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Re: Font license vs. conversion between font formats

From: Mikko Rantalainen <mikko.rantalainen@peda.net>
Date: Wed, 08 Jul 2009 13:50:46 +0300
Message-ID: <4A547A06.60807@peda.net>
To: www-font <www-font@w3.org>
karsten luecke wrote:
> you addressed each point individually, but the problem is in the
> combination of these -- as I thought I had summarized in my other
> mail:
> 
>> (a) Users already have TTF/OTF fonts, licensed for print use, and
>> these fonts work just as fine with @font-face. (b) "Downloadable
>> fonts" are as easily downloadable as this term indicates. The
>> combination of these two aspects turns every site which employs
>> @font-face into a font filesharing host.
> 
> I cannot help thinking that you are trying to explain to me that
> there's nothing wrong about this.

I'm not trying to say that there's nothing wrong. I'm trying to say that
I believe that using any other format instead of TTF/OTF is not going to
protect the *same* data any better. I believe that no matter which
format we select, the actual font data will be copied if there's any
demand for it.

Requiring the other format may force authors to do a bit more work and
potential font downloaders may have to use an additional tool to convert
from the other format to system font. In addition, if downloading fonts
from the web pages and installing those fonts as system fonts gathers
popularity, you can be certain that the required tools will be
integrated into the browsers (e.g. extension that does this
automatically). After that, all we have is a format that wraps the same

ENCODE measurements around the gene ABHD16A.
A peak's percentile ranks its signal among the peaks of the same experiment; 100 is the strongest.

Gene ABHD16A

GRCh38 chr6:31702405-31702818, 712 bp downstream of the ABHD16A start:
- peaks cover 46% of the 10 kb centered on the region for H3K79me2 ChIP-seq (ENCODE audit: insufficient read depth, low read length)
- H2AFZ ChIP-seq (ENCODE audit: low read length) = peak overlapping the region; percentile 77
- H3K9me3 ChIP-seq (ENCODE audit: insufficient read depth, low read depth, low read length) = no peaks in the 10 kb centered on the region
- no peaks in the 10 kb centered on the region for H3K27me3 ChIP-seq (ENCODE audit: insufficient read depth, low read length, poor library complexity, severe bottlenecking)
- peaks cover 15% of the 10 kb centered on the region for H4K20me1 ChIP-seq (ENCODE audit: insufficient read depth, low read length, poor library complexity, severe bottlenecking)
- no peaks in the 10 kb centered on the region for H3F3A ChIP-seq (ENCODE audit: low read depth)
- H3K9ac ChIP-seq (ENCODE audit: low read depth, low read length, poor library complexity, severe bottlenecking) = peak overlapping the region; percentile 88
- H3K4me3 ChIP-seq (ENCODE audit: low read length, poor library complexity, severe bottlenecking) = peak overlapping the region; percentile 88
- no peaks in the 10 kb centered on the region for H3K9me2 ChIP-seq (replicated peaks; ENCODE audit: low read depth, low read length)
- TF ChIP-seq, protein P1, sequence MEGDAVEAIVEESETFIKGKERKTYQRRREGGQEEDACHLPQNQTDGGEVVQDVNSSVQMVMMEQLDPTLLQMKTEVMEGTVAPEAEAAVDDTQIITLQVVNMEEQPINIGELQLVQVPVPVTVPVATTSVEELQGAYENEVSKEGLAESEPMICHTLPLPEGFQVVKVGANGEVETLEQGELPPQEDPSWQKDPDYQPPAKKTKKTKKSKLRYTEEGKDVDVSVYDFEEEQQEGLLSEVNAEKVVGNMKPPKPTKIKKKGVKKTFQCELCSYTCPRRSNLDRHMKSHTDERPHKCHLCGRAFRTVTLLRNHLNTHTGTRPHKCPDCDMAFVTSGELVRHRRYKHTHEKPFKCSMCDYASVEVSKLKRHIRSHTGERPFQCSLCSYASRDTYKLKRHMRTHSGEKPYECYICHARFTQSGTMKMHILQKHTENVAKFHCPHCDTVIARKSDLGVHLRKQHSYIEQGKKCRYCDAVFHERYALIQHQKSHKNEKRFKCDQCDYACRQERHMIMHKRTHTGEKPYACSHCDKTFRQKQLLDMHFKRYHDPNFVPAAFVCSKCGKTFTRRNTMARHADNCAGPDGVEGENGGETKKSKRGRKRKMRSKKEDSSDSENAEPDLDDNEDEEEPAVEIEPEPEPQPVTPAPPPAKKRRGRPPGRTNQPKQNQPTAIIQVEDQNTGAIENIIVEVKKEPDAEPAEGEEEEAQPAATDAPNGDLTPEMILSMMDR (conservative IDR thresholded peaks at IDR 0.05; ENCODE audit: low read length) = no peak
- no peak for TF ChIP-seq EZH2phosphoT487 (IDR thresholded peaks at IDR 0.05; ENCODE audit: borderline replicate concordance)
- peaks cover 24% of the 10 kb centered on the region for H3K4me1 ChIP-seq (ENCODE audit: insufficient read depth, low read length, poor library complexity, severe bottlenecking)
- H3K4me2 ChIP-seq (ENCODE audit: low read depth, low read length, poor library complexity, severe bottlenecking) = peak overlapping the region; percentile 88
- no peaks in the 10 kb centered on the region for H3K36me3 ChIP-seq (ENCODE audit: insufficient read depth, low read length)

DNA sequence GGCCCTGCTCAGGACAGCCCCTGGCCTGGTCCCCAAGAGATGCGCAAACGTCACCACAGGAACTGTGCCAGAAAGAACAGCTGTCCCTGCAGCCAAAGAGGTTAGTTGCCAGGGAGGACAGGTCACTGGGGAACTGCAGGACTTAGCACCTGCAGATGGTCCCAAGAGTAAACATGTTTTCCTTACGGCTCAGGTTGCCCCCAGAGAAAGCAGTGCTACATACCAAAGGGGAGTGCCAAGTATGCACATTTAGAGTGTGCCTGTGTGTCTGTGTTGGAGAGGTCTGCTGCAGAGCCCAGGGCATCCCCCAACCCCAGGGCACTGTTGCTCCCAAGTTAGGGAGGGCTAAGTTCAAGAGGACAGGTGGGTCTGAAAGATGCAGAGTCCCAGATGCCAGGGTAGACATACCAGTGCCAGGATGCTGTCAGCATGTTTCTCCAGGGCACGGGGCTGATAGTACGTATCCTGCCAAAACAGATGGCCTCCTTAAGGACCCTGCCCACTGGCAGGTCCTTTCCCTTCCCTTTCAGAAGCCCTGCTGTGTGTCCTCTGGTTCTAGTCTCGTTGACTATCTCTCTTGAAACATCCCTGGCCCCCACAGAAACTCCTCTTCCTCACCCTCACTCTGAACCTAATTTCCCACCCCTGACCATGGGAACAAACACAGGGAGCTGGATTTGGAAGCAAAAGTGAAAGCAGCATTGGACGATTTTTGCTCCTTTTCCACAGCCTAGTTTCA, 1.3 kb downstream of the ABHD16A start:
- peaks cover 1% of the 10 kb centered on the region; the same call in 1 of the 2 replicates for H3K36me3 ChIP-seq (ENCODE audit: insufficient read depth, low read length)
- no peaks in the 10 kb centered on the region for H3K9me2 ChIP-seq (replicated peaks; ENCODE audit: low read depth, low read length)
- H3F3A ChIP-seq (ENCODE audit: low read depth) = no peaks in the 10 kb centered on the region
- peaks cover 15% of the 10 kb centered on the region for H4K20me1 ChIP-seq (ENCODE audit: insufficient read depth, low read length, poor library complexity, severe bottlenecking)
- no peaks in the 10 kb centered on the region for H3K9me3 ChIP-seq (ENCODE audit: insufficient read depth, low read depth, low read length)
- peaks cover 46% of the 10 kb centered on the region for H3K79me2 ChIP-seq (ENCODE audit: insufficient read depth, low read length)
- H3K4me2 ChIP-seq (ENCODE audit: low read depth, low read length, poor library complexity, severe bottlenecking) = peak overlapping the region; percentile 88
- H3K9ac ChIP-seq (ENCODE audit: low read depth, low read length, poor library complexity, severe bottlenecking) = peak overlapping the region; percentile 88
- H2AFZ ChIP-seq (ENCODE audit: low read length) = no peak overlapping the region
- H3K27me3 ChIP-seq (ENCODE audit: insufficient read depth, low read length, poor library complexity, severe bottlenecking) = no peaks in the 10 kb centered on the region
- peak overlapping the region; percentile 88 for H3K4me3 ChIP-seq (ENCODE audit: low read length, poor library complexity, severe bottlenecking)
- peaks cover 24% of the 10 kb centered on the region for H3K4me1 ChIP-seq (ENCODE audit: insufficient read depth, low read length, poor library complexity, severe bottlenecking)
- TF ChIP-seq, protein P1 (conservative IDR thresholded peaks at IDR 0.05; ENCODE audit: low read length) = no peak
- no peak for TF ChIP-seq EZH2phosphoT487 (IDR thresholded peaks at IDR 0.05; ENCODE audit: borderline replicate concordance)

data as TTF/OTF, doesn't prevent potential illegal downloaders but still
makes the life a bit harder for the content authors (who must convert
from system font to the other format).

I guess I'm trying to say that I'm afraid that we end up with a format
that has only downsides compared to TTF/OTF only. (I'm trying to figure
out the outcome say 10 years in the future - I agree that for next year
or so, the other format would make it harder to copy from the other
format to system font.)

The fact that this "font filesharing host" distributes font data in
other format or in TTF/OTF format does not make any real difference.
Pretty much all pirated content is already wrapped inside ZIP archives
as far as I know. The fact that pirated content is usable only after
running a simple tool (unzip) does not seem to prevent people from using
that pirated content. Why do you think that replacing that tool (unzip)
with other tool (unwrap-the-other-font-format) would make it any harder
to pirate fonts?

>> Am I correct that the problem is that such customers are not aware
>> what they have bought? Or that they don't care? This cannot be
>> fixed by an another file format.
> 
> A couple of type foundries, including the most popular ones like
> FontShop, have been quite explicit very early on as regards the
> licensing vs buying, and individuals spend a lot of time to tell
> designers so on forums like Typophile.

This sounds good. I hope other vendors follow the example.

> Support of a special, exclusive web-font format will be a stopper
> because: TTFs/OTFs won't work on the web just so. And (for example)
> EOTs won't work in the OS just so.

I don't really understand what you're saying here. The exclusive
web-font format will be a stopper of what?

> The only reason for implementing @font-face is the desire to use REAL
> scalable fonts for web design.

I agree as a content author. And I'll use free fonts in my designs in
the future, probably in TTF/OTF format. I was responding to claim that
"[with fonts] you only get the high-res printable version", which I
claim is not true. Hacks can be implemented that look like the high-res
font on screen but not on paper.

I also understand that if high-quality printing is requirement, then you
MUST distribute the real font and the font foundry either allows it or
it does not. They own the font, they can decide that you cannot use the
font. No matter how much you like the font.

I'm afraid that all font foundries cannot accept any terms that can be
implemented by GPL licensed software (Firefox, Safari, Chrome) because
they want some kind of DRM system. I believe that the ones that are
happy with EOT will accept plain TTF/OTF once they understand that EOT
does not *really* offer any more protection.

-- 
Mikko


Received on Wednesday, 8 July 2009 10:51:32 GMT

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